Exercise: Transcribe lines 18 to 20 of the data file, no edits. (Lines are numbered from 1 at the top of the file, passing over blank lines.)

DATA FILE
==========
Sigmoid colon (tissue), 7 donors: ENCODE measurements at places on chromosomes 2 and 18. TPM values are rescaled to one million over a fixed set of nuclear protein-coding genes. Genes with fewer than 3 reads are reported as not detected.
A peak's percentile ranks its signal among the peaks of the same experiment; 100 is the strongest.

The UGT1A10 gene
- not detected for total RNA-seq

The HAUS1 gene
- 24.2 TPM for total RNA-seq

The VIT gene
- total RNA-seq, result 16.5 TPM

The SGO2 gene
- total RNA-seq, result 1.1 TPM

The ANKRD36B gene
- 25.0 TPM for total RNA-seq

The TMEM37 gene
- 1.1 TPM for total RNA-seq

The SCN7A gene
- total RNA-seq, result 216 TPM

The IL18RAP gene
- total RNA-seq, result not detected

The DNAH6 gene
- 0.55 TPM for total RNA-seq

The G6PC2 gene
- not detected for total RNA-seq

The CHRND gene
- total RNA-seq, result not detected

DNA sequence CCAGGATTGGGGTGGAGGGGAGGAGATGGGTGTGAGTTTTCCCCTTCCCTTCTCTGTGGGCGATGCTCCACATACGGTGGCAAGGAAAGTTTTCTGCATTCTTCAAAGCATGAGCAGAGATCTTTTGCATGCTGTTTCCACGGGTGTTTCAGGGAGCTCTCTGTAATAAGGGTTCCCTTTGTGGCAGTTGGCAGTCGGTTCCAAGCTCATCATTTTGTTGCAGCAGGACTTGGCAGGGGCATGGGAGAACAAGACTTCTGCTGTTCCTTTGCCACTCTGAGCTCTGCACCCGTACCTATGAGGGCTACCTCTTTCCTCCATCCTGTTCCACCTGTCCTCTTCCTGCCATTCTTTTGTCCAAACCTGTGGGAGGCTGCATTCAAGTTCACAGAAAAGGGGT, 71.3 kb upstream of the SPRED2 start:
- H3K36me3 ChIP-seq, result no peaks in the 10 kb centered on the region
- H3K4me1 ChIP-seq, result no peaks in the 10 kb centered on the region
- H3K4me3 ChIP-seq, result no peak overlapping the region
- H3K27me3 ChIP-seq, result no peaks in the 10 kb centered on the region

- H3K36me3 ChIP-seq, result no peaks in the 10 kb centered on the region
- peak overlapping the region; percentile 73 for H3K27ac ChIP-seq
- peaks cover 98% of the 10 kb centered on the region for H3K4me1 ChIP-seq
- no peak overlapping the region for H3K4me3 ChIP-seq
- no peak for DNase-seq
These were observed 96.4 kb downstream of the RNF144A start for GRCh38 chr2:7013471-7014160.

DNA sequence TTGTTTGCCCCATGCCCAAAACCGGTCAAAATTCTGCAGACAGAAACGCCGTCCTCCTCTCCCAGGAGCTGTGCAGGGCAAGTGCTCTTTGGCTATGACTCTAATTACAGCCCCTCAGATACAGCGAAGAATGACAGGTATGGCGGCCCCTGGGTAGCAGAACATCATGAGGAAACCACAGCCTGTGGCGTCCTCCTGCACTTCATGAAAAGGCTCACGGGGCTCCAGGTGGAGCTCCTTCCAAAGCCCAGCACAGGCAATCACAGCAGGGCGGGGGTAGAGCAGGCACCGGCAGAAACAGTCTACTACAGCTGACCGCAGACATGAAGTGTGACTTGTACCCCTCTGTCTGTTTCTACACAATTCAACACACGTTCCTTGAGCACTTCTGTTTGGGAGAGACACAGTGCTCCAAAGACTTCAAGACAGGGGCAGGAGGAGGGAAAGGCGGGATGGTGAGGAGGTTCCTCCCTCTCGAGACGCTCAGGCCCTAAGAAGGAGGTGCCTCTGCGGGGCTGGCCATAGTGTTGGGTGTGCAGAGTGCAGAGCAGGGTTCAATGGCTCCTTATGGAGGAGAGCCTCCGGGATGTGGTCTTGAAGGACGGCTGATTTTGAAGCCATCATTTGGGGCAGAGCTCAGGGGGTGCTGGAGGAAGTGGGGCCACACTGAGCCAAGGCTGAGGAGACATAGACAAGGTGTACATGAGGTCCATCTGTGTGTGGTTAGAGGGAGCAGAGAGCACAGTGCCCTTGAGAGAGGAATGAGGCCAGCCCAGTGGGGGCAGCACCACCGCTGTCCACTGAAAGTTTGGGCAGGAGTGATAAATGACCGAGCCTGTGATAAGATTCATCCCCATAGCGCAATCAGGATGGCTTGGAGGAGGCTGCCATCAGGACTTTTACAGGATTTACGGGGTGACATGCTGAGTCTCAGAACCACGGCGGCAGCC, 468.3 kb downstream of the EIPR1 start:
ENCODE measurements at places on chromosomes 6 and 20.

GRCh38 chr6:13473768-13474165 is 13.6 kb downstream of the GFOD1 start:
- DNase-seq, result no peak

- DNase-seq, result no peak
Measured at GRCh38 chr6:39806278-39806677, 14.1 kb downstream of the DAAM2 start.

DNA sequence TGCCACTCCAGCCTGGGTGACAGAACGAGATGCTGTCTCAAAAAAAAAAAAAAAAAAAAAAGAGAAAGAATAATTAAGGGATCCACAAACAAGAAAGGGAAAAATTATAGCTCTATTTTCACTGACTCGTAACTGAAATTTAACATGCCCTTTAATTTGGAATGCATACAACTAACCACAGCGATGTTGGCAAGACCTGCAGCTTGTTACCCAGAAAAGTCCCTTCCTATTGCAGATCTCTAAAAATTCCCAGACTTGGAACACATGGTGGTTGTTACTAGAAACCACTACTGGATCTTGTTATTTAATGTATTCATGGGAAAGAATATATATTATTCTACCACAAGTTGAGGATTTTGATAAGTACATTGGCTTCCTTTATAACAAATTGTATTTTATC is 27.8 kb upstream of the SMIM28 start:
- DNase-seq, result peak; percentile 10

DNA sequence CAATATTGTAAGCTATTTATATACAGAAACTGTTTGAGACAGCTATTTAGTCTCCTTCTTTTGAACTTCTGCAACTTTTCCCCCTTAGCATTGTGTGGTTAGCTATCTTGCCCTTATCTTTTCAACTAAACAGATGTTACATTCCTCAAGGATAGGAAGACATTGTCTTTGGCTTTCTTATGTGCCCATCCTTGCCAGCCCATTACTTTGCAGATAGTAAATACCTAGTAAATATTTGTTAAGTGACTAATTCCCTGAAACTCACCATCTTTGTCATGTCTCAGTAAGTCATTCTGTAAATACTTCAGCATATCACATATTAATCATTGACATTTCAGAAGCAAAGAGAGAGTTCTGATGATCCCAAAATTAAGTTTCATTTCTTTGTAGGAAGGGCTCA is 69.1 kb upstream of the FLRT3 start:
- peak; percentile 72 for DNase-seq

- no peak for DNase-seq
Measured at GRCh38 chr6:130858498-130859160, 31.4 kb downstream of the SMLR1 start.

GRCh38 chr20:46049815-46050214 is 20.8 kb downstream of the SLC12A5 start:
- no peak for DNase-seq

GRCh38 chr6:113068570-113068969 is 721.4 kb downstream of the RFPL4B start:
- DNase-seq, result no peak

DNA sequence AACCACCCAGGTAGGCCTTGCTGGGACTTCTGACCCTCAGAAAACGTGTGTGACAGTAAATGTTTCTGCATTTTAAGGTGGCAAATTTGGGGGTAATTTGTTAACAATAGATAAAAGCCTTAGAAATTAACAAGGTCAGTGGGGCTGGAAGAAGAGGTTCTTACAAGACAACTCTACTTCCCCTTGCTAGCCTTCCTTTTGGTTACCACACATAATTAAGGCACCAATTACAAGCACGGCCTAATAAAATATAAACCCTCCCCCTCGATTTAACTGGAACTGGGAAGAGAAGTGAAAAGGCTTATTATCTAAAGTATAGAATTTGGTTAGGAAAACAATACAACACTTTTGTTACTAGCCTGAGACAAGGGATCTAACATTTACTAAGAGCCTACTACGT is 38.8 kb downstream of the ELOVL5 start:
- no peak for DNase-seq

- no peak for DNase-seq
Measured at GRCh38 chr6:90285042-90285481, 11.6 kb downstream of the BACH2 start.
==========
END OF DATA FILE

- total RNA-seq, result not detected

The DNAH6 gene
- 0.55 TPM for total RNA-seq